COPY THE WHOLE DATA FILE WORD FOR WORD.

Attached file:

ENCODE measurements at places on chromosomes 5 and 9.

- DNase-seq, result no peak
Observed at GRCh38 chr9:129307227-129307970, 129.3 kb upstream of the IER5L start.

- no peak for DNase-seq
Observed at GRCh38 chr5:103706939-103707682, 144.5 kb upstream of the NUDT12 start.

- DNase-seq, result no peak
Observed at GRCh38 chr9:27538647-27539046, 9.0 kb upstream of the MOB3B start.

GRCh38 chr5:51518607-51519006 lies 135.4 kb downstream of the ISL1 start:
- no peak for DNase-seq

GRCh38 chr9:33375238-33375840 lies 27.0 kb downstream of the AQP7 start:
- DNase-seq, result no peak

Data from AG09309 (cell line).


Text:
ENCODE measurements at places on chromosomes 5 and 9.

- DNase-seq, result no peak
Observed at GRCh38 chr9:129307227-129307970, 129.3 kb upstream of the IER5L start.

- no peak for DNase-seq
Observed at GRCh38 chr5:103706939-103707682, 144.5 kb upstream of the NUDT12 start.

- DNase-seq, result no peak
Observed at GRCh38 chr9:27538647-27539046, 9.0 kb upstream of the MOB3B start.

GRCh38 chr5:51518607-51519006 lies 135.4 kb downstream of the ISL1 start:
- no peak for DNase-seq

GRCh38 chr9:33375238-33375840 lies 27.0 kb downstream of the AQP7 start:
- DNase-seq, result no peak

Data from AG09309 (cell line).